Perhaps no sprinters were more electric last year than Benjamin and Samba. At the NCAA Championships last June, Benjamin ran the joint-second-fastest 400m hurdles in history, matching Edwin Moses‘ personal best of 47.02. Three weeks later, Samba clocked 46.98, trailing only Kevin Young‘s world record of 46.78 from the 1992 Barcelona Olympics. It’s the oldest men’s track record on the books, and it could fall this season, perhaps in Shanghai.

Here are the Shanghai entry lists. Here’s the schedule of events (all times Eastern):

6:10 a.m. — Women’s Javelin
6:19 — Men’s High Jump
6:27 — Women’s Shot Put
6:35 — Women’s Pole Vault
7:04 — Men’s 400m Hurdles
7:13 — Men’s 5000m
7:25 — Men’s Long Jump
7:36 — Women’s 400m
7:45 — Men’s 200m
7:46 — Men’s Javelin
7:52 — Women’s 1500m
8:06 — Women’s 100m
8:15 — Men’s 400m
8:26 — Men’s 110m Hurdles
8:34 — Women’s 3000m Steeplechase
8:53 — Men’s 100m

Here are five events to watch:

Women’s Pole Vault — 6:35 a.m.
Sandi Morris and Katerina Stefanidi renew their rivalry. Stefanidi has bettered Morris in four of their last five head-to-heads, according to Tilastopaja.org, in addition to relegating her to silver at the Rio Games and 2017 World Championships. Morris may have the edge going in given the Greek hasn’t competed since March 3. The woman with the world’s top clearance this early outdoor season, 2012 Olympic champ Jenn Suhr, is not in the Shanghai field.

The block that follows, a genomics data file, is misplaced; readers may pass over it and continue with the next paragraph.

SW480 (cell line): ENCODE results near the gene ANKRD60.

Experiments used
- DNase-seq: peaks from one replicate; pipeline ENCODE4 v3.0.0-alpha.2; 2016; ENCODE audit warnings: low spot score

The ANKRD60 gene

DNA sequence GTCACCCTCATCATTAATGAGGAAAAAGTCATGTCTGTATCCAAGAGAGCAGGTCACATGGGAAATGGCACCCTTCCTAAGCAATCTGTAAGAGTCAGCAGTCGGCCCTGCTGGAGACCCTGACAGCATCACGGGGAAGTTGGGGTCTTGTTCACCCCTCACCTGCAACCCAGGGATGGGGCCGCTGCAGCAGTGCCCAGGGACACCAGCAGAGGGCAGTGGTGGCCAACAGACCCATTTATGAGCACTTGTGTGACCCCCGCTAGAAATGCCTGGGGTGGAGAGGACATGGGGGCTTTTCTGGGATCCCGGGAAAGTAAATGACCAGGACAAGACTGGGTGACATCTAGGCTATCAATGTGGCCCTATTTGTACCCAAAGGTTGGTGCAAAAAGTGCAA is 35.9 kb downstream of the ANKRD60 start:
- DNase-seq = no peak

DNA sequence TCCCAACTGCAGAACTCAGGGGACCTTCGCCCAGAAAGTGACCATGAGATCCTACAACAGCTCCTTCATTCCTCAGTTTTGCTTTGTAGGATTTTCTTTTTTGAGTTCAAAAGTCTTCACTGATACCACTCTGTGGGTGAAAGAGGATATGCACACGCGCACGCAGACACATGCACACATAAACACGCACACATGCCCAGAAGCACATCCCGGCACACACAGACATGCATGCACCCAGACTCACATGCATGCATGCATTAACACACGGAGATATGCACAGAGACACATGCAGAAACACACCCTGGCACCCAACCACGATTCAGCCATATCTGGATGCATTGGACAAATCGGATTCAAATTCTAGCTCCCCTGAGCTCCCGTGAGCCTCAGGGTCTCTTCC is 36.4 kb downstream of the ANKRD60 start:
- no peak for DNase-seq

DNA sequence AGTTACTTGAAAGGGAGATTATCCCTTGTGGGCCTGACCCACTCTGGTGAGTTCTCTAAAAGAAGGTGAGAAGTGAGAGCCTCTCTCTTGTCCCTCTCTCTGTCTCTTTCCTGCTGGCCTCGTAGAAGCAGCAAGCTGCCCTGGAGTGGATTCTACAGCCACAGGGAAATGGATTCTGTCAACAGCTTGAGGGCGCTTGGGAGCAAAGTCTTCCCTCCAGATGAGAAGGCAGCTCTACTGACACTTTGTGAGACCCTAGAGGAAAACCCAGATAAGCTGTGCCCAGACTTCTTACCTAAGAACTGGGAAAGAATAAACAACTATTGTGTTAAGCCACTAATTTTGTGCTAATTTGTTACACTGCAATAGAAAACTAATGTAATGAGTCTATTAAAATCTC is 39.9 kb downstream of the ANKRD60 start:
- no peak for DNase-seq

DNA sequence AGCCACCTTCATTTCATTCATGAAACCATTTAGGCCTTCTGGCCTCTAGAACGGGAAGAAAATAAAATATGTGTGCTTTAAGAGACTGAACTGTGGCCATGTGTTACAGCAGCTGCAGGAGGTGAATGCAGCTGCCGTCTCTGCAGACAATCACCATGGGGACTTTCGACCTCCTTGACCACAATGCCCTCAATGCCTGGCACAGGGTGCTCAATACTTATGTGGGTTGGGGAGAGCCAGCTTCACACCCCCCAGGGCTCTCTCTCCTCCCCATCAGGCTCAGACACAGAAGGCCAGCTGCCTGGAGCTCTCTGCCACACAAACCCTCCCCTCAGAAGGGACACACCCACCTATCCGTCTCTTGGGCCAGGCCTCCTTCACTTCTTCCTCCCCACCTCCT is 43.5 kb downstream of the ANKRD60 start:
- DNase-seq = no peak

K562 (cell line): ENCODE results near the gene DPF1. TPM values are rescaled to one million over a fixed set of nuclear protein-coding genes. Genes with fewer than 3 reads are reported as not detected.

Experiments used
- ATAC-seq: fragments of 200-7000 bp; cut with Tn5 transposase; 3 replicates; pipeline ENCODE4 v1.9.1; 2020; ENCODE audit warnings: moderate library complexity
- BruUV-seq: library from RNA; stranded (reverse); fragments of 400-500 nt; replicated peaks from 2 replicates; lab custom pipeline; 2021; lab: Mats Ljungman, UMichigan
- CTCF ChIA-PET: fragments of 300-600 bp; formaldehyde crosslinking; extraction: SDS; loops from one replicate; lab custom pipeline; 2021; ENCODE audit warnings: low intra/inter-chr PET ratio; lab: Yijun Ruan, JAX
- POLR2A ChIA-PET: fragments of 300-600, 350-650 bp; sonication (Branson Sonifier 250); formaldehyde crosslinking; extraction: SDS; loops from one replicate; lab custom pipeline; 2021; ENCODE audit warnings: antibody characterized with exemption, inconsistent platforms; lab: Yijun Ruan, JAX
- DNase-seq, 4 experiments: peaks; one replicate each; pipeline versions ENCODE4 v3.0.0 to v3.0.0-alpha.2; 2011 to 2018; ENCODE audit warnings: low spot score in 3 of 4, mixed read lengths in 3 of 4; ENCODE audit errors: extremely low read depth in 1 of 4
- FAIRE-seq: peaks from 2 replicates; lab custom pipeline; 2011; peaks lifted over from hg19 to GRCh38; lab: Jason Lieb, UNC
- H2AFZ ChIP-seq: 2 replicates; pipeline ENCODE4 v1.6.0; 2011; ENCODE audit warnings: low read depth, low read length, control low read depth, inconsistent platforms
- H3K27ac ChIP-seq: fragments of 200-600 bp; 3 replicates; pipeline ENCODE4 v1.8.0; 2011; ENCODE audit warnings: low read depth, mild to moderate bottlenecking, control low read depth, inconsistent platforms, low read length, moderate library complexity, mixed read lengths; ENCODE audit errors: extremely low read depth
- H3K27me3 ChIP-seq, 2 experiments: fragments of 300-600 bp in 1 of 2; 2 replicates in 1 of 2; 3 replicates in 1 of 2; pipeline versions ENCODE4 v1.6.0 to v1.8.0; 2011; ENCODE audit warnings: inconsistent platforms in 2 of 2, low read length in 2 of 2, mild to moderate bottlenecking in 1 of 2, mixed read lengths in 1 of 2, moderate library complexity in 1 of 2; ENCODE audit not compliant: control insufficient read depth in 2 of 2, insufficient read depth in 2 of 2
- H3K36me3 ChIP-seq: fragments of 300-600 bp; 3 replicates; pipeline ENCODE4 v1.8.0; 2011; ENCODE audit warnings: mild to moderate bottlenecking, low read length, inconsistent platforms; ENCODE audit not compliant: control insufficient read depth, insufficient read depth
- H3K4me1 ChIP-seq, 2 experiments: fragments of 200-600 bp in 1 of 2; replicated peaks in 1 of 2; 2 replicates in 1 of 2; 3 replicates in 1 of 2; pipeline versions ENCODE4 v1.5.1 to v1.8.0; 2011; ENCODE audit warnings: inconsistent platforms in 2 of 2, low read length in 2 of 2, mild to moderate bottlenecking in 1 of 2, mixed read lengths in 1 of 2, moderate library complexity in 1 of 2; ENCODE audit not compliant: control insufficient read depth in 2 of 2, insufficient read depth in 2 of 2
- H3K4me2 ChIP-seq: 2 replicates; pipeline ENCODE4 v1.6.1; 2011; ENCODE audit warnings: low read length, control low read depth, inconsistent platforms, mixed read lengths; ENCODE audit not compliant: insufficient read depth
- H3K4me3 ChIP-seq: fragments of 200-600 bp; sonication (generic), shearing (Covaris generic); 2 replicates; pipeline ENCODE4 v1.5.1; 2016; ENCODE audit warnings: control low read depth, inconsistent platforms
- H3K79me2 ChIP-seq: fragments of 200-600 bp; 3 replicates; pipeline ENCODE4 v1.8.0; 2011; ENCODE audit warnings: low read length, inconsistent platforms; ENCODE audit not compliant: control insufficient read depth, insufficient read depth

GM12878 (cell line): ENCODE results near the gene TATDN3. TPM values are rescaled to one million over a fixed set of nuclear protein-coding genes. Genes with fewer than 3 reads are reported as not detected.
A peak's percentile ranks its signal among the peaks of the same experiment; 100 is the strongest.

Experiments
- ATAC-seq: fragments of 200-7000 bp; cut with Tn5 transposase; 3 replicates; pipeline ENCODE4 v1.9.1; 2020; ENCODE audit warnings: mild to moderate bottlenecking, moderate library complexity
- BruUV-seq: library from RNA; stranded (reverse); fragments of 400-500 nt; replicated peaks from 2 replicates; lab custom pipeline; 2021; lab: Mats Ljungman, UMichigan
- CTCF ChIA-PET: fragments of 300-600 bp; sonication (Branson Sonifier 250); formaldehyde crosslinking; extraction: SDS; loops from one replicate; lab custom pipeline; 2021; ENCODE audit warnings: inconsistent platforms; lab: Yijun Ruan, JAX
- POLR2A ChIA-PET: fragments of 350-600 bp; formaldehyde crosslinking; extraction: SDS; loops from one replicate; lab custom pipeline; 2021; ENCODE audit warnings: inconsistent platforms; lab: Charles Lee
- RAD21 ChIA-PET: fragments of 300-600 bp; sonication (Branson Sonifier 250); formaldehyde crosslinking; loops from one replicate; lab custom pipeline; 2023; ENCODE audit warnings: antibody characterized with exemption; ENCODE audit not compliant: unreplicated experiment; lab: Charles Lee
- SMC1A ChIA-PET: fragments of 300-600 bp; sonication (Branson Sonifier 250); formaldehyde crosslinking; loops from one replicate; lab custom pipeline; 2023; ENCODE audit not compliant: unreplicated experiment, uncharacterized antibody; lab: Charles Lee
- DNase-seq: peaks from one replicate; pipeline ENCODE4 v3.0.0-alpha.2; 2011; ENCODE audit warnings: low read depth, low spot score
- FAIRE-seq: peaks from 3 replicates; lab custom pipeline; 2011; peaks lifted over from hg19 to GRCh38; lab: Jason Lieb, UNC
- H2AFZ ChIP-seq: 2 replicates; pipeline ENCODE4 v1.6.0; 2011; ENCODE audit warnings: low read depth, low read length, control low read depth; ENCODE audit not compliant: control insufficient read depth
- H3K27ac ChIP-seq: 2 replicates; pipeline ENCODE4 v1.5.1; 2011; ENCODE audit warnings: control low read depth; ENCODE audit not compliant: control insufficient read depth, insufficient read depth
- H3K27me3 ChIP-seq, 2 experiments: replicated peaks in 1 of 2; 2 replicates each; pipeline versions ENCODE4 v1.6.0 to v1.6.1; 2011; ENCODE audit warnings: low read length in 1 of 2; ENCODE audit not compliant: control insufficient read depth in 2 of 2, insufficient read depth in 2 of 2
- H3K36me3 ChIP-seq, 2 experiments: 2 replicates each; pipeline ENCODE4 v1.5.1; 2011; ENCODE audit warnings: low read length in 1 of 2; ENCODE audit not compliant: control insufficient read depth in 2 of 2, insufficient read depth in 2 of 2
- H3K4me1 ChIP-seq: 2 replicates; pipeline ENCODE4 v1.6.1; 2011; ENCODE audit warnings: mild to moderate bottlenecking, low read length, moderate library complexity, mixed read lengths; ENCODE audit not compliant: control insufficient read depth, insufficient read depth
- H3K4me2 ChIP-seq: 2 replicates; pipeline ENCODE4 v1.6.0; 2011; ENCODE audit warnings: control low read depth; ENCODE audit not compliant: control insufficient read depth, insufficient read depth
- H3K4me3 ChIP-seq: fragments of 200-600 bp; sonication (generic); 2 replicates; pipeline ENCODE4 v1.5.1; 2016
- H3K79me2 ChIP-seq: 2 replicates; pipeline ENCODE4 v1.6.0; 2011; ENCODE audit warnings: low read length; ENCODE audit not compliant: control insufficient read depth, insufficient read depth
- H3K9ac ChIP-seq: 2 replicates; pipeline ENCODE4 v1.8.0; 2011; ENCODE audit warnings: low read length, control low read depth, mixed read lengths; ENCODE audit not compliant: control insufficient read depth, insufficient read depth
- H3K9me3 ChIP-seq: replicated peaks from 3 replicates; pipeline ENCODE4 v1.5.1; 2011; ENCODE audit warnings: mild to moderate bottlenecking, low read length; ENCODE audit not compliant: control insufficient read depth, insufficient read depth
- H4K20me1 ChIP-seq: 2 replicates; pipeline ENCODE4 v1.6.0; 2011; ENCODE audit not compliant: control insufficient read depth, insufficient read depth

Men’s 400m Hurdles — 7:04 a.m.
Benjamin and Samba go head-to-head for the first time. Young is on record saying he hopes his record falls, that it’s about time after nearly 27 years. But records rarely get broken this early in a year. Benjamin, though, already clocked a personal-best 400m on April 20, a 44.31 that ranks second in the world this year. And Samba on April 22 clocked the fastest-ever 400m hurdles (47.51) this early in a year.